Jews Must Defend Human Rights, Not Attack Them

Given the tragedies of Jewish history, I find it offensive both as a human being and as a Jew that Israeli parliamentarians attack human rights organizations.

The cabinet has approved a bill to limit foreign funding for political organizations that do not receive financial support from the state. The proponents of the draft law say nongovernmental organizations funded solely from abroad reflect efforts by foreign states to influence Israeli politics with a left-wing agenda.

The proposed law is likely to fall on issues of principle. But its contents show the ruling coalition's profoundly limited understanding of democracy. In effect, it attempts to shut down funding for any organization that does not fit the government's views, not only extreme left-wing organizations as implied: This bill jeopardizes even the operation of the Peres Center for Peace. In other words, the ruling coalition wants to shut down any opposition.

Foreign Minister Avigdor Lieberman has claimed that the law is necessary, because foreign governments try to meddle in Israel's sovereignty. This is either cynical or shows a total misunderstanding of the very idea of NGOs and other human rights organizations. Their express purpose is to reign in the sovereignty of individual states and preclude the abuse of human rights.

International human rights organizations like Amnesty International are mostly funded internationally. They are based on the ideal that humanity as a whole has responsibility for what is done to humans everywhere. Most of them came into being after World War II, primarily because of the Holocaust. Humanity decided that the power of states must be curtailed to make the abuse of human rights more difficult. Unsurprisingly, Jews played a central role in setting up and strengthening the organizations that supervise what states do.

Given the tragedies of Jewish history, I find it offensive both as a human being and as a Jew that Israeli parliamentarians attack human rights organizations. How different would Jewish history have been if such organizations had flooded the world with information about what Nazis were doing to Jews starting in 1933!

Of course states like Iran and Syria do not want the world to know what they do to their own citizens; that is why they try to shut down the Internet in their countries and don't allow access to human rights organizations.

I am not, of course, comparing Israel with Iran or Syria. Unlike these tyrannical regimes, Israel should welcome public scrutiny of its actions. If Israel does not infringe on human rights, it has nothing to fear from human rights organizations. If it does, Israeli citizens and the international community should know about it.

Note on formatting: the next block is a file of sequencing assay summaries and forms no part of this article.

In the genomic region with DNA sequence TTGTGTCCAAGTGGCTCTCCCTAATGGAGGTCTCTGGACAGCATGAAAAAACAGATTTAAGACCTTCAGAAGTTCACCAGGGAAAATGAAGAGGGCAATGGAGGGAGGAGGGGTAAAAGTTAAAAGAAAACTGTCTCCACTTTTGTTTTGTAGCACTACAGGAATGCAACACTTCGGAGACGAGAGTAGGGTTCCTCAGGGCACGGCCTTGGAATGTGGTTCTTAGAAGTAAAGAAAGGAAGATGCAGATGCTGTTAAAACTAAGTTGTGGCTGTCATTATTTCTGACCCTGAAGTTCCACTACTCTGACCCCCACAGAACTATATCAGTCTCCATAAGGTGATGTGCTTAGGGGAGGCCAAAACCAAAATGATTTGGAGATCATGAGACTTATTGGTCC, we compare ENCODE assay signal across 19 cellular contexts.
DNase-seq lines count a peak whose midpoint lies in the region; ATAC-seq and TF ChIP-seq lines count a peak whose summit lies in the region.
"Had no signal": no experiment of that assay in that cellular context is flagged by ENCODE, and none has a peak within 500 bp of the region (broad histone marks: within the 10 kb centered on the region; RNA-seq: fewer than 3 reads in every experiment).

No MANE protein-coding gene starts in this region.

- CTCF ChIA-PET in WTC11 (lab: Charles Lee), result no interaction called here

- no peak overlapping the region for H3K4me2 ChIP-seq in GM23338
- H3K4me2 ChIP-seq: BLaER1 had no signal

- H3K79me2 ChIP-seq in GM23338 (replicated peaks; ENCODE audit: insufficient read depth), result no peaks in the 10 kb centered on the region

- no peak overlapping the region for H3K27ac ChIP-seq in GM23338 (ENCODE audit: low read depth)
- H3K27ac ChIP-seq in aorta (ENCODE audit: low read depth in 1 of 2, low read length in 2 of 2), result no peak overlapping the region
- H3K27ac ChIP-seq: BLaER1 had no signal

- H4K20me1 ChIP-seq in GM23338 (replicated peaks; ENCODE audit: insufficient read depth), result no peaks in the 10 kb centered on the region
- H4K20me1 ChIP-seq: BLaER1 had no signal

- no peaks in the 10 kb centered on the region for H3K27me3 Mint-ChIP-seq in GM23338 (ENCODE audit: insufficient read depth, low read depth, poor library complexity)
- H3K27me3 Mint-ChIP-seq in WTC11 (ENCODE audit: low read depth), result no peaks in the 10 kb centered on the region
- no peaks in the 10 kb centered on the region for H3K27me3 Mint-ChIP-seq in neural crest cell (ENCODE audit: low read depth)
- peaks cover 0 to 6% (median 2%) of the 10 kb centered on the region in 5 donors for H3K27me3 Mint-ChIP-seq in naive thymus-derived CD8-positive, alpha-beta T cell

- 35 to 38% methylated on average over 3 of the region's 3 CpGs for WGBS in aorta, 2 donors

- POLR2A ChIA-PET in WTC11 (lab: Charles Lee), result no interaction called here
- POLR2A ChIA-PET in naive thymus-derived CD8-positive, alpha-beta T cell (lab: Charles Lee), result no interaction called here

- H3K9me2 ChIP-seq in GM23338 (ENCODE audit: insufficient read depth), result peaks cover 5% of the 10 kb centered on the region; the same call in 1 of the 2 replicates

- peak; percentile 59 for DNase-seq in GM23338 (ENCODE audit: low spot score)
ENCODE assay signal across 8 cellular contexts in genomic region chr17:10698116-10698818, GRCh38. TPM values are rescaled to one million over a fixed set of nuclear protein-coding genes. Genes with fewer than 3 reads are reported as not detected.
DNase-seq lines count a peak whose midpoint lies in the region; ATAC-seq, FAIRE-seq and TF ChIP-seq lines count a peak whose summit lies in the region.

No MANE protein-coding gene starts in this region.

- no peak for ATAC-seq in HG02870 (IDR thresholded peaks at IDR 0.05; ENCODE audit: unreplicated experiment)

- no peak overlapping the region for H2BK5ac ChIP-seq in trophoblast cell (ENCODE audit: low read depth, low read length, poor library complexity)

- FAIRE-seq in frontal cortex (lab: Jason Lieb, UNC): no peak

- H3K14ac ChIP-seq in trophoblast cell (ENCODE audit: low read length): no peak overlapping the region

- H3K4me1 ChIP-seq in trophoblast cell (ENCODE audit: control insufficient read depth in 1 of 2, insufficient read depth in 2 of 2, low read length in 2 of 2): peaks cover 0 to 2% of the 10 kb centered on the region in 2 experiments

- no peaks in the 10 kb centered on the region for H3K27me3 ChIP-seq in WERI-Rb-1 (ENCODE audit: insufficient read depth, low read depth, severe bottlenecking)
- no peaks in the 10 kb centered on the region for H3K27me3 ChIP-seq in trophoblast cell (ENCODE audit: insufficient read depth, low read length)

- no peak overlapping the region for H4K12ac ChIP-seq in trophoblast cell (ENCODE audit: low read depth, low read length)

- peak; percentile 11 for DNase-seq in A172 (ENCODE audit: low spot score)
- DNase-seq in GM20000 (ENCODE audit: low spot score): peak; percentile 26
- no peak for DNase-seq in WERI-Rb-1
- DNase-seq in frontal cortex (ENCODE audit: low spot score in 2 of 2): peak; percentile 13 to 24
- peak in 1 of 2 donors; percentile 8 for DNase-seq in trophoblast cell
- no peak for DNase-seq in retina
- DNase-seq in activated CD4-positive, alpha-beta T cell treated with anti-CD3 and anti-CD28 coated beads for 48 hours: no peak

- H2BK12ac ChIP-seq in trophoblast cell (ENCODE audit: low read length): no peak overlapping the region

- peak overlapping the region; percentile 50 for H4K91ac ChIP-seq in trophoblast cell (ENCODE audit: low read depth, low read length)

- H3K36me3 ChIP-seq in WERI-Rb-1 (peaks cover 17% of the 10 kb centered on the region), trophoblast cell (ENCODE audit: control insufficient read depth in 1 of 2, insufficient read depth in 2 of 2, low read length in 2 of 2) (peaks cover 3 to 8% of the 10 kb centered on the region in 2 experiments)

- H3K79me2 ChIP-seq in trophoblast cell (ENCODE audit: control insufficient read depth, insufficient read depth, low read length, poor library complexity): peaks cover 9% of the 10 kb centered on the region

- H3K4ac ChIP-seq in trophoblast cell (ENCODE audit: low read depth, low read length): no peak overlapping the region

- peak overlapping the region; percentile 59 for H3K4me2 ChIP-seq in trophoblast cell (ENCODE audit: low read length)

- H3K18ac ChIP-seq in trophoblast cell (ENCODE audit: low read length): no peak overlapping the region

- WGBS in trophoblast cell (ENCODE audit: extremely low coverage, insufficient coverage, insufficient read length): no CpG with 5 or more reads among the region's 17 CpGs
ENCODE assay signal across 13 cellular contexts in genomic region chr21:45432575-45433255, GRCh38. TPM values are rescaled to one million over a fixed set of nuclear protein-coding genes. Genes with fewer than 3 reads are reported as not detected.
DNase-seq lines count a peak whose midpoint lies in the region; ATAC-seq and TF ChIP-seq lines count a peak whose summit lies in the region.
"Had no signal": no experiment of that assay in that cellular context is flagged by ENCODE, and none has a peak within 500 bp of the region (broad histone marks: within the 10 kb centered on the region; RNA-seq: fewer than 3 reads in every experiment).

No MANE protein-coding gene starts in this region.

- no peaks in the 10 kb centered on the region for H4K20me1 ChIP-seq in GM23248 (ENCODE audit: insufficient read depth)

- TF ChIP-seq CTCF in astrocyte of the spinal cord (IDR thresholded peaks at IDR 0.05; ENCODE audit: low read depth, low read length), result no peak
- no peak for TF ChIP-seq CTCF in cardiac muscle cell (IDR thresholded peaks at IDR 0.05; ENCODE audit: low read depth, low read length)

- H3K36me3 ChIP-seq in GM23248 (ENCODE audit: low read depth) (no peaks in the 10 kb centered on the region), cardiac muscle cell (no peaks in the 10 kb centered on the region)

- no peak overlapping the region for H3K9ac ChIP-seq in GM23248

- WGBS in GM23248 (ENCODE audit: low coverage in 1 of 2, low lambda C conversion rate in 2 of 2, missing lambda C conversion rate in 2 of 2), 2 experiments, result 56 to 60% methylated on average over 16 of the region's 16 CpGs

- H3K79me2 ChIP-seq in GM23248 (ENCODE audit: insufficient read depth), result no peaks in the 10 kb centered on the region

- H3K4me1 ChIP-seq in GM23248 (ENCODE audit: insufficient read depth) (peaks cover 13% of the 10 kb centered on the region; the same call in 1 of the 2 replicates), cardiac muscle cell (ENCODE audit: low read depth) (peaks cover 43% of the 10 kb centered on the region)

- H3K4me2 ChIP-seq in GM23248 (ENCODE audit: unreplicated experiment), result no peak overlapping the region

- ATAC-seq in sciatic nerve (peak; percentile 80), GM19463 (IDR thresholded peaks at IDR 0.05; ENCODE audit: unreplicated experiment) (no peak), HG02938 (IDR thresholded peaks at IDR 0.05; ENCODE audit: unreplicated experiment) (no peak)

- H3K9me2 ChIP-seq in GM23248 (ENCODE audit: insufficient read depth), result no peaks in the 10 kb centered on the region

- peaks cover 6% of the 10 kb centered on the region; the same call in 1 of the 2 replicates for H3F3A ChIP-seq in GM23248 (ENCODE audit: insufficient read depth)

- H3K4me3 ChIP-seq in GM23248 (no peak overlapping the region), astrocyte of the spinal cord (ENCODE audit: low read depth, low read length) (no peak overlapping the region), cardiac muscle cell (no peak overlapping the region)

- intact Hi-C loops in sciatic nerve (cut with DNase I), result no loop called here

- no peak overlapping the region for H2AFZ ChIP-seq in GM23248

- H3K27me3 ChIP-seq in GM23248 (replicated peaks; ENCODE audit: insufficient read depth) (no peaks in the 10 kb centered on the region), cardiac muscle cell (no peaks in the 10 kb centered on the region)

While some human rights organizations, like the United Nations Human Rights Council, indeed have a deplorable history of anti-Israeli bias, to claim that the idea of human rights is being used specifically against Israel is preposterous: Human rights organizations have denounced countries ranging from Saudi Arabia and Iran to China. But they have also criticized the United States for its practice of extraordinary rendition, in which torture is outsourced to other countries, as well as for maintaining the Guantanamo Bay detention camp.

Organizations such as B'Tselem and Shovrim Shtika (Breaking the Silence ) are trying to bring facts to public attention. Their core tenet is that Israel's citizens must know what is happening in the West Bank. They must then, through open discussion, determine whether they believe the expropriation of Palestinian land, restriction of Palestinians' freedom of movement, uprooting of Palestinian olive trees and other human rights violations are acceptable.

Lieberman claims that human rights organizations misrepresent the facts about Israel. If this is indeed the case, it must be proved using evidence. Trying to shut down these organizations will not get us closer to the truth. But is it a truth that Lieberman cares about?

The current coalition has a very limited conception of democracy as majority rule. It seems to have forgotten that a legitimately elected majority that crushes minority rights makes democracy illiberal. But maybe this is not an oversight. Lieberman's actions indicate that he sees liberal democracy and its institutions as a nuisance rather than an asset. He and his partners in Likud, such as MKs Zeev Elkin, Yariv Levin and Danny Danon, are drunk with the idea of Jewish power and sovereignty: They want to crush any interference with this power, whether from within or without.

Israel's right-wing politics have changed catastrophically for the worse, as Knesset Speaker Reuven Rivlin said in a recent speech at Likud headquarters. The coalition's attack on NGOs is not directed only at what remains of Israel's left. It is an attack on Israel's character as an open society, on the critical discussion without which democracy is a sham. Only the light of truth can guide democracies responsibly; otherwise we move toward a totalitarian regime, for which the truth is an inconvenience to be manipulated for the purpose of consolidating unlimited power.

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